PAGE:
As birth rates around the globe continue to drop, some experts believe that the Earth’s overall population will peak by the end of the century and then decline. One study predicts that peak could arrive as early as 2064.

 

 

Frizzell’s op-ed is heartbreaking. To think that a woman would feel guilty about having a baby or find even the thought of it “troubling” because of environmental concerns shows just how out of control the environmental movement is. Her sentiments should not be a surprise, however. After decades of climate alarmism, much of it contradicting, many have been conditioned to believe that doomsday is rapidly approaching.

 

Alarmists tell us that humans are not only no better than other organisms, but are actually the worst of all parasites, draining the Earth of resources. Apocalyptic predictions abound, nearly always casting the blame at the feet of Western nations. This concept has given rise to ludicrous terms such as “environmental racism” or “climate justice.” Those in the West are supposed to feel guilty for using too much energy and polluting the planet.

 

The fact is, the “scientific consensus” surrounding climate change isn’t a consensus at all. Over the past 50 years, there have been a lot of “dire” predictions prophesying the Earth’s point of no return. In the 1970s, scientists at NASA, among many others, warned the world to prepare for the coming ice. In 1989, a senior U.N. official stated unequivocally that because of global warming nations would be obliterated by rising sea levels by the year 2000. Another NASA scientist warned in 2008 that rising temperatures would render the Arctic Ocean ice-free by 2014. None of these predictions came true, of course, although there probably were some scientists over that same time period who correctly predicted that all would be relatively well, but that type of reasonable talk doesn’t get the attention of newspaper editors or win government grants.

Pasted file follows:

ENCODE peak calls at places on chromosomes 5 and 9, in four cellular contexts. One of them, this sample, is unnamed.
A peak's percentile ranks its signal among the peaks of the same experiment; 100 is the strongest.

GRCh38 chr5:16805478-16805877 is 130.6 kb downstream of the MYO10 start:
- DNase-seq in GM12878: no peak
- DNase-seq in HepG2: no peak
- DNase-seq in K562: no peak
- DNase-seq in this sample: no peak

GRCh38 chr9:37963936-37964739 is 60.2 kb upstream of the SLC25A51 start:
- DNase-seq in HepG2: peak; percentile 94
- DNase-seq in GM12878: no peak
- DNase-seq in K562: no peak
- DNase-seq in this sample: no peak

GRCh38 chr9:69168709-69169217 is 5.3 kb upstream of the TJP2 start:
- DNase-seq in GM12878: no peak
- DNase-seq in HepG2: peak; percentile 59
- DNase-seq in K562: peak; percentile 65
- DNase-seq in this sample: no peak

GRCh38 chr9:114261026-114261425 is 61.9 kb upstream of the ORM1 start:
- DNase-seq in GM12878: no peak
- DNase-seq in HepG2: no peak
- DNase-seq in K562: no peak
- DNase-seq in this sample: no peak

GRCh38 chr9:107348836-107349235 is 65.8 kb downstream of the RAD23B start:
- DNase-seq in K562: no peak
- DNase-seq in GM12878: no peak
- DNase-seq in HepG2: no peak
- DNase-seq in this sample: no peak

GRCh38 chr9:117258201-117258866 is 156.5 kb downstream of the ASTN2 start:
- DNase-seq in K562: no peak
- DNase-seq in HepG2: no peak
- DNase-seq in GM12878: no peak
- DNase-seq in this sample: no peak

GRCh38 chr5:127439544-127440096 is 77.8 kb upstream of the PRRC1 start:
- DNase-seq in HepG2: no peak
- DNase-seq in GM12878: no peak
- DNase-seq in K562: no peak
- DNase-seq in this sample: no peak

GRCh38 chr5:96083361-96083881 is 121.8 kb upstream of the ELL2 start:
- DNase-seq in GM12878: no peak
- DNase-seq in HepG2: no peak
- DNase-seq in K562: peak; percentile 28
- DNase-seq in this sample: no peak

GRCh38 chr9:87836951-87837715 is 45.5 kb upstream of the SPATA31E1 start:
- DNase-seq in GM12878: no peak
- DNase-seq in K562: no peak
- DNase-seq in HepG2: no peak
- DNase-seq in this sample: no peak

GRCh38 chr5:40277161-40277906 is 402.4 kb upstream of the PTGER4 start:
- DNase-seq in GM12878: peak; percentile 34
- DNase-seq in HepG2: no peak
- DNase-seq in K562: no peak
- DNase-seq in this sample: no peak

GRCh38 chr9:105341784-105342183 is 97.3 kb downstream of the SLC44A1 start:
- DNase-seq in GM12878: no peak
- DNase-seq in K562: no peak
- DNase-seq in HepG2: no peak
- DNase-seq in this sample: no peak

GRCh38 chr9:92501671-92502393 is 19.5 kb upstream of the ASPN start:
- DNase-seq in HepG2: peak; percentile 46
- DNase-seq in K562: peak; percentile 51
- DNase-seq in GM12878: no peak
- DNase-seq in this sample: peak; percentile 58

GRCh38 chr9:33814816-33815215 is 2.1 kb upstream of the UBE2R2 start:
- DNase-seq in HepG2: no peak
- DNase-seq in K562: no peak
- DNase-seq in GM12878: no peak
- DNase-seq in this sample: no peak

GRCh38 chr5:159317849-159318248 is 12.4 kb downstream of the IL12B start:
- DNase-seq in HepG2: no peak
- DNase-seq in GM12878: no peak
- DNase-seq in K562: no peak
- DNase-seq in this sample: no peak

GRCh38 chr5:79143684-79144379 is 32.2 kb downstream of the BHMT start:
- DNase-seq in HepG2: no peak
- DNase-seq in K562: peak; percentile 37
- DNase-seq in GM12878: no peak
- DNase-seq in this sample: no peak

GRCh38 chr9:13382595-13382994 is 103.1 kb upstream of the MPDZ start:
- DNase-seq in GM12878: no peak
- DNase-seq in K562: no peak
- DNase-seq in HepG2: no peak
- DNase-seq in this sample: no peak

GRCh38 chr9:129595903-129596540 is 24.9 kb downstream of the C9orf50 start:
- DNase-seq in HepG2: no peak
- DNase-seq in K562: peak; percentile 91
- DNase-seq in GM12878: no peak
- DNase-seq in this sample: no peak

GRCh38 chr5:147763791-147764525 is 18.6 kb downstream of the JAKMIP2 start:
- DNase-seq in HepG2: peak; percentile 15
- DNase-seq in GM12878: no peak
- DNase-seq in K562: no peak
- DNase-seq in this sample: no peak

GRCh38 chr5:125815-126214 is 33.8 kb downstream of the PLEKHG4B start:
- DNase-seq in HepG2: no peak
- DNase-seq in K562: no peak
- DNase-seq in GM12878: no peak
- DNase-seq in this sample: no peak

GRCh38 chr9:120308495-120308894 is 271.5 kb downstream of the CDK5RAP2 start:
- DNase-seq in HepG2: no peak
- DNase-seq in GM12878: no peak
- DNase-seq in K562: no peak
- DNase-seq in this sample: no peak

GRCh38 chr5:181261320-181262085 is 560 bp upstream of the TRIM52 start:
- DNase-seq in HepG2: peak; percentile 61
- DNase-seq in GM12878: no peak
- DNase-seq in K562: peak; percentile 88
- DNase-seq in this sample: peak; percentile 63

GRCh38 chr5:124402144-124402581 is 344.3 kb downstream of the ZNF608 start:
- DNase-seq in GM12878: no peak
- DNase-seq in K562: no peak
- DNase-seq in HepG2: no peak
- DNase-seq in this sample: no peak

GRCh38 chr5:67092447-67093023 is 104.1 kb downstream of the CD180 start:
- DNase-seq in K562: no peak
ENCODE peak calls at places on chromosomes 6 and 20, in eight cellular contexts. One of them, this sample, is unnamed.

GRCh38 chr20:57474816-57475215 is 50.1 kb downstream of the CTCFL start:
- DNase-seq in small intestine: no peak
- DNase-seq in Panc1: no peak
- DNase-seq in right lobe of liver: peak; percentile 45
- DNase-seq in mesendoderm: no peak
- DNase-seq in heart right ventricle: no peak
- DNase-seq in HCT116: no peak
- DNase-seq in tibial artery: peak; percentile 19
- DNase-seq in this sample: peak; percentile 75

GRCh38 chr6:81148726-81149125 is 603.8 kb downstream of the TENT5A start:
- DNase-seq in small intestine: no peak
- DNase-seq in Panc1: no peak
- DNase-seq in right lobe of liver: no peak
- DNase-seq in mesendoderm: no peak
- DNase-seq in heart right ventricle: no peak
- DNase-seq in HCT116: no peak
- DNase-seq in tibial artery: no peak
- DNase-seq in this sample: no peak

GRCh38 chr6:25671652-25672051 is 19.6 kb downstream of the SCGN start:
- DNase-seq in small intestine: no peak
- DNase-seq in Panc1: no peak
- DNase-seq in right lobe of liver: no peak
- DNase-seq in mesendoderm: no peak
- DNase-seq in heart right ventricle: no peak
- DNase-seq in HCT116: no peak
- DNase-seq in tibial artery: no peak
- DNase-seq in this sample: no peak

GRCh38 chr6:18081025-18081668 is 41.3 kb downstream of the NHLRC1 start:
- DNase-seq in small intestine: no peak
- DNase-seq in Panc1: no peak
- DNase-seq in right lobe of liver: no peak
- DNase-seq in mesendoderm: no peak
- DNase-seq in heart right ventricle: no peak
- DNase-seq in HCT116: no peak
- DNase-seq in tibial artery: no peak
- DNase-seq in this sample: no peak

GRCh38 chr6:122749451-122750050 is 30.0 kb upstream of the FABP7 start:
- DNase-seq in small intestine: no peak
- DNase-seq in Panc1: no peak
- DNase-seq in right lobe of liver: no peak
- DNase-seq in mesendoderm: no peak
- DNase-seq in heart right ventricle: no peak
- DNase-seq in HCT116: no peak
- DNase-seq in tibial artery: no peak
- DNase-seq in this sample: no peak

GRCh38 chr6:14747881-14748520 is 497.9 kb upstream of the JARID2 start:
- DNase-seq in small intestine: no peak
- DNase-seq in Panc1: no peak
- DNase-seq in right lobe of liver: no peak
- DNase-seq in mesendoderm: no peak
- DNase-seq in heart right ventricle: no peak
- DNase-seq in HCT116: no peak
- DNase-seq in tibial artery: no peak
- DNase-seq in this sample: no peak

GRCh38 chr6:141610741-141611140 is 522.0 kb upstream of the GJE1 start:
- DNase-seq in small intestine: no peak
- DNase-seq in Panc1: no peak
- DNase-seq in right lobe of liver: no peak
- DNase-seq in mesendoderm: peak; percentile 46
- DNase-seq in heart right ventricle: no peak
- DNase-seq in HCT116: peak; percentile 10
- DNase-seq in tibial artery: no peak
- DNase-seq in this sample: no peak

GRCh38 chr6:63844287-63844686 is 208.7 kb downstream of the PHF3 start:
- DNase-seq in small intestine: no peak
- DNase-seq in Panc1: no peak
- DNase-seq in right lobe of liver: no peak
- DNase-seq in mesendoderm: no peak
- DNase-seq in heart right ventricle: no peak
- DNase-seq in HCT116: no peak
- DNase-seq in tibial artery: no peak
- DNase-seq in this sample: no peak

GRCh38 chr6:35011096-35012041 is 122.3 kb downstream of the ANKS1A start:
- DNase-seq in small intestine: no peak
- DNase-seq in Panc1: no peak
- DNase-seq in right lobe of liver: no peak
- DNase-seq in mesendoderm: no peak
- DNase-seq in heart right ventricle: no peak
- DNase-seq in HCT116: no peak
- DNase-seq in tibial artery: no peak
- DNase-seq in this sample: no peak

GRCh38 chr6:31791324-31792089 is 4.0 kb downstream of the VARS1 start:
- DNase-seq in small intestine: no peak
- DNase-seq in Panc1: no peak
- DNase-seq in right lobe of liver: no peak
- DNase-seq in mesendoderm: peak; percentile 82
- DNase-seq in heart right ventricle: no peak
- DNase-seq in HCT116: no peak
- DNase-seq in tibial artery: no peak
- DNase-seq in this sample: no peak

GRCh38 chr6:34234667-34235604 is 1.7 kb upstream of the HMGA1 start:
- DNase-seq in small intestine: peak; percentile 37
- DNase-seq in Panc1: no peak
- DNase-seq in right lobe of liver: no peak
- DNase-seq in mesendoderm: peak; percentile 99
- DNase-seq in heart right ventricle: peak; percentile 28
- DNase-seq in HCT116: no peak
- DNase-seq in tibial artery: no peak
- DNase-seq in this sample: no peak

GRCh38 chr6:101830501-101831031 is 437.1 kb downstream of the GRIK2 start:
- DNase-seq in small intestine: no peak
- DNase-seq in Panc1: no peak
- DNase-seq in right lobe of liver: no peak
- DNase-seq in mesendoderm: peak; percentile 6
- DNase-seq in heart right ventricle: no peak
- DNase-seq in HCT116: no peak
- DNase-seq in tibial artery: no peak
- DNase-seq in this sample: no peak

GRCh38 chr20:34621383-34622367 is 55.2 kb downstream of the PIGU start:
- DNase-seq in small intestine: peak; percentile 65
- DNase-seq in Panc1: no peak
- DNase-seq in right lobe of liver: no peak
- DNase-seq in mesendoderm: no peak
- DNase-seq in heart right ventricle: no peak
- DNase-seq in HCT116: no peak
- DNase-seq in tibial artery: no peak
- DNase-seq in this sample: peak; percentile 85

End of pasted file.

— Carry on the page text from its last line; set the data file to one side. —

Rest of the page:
And of course, today’s “experts” continue to sound the alarm about an elusive climate doomsday that will arrive very soon — not to warn you, but to scare you. Politicians, in particular, weaponize environmental concerns in order to alter people’s lifestyles, exert more control over the economy, as well as energy production and usage, and gain votes and power.

 

If you are worried that having a child will “vandalize” the Earth, stop worrying. The planet we live out is pretty resilient, and while it is very important that we be good stewards of the planet God has created, humans don’t exist for the planet. Despite what many want us to believe, there is no “Mother Earth.” Economic development lifting people out of poverty doesn’t harm the Earth, because it is not a person. God placed man on the planet and told him to exercise dominion over it and to be fruitful and multiply.

 

If you choose to have no children, there is nothing wrong with that, but don’t let the “experts” and politicians shouting about COVID or the environment be what’s stopping you from experiencing one of the greatest blessings God has given to mankind, that of being a parent. If you and your spouse feel led to have one baby or more, then you should. The Earth will be better for it.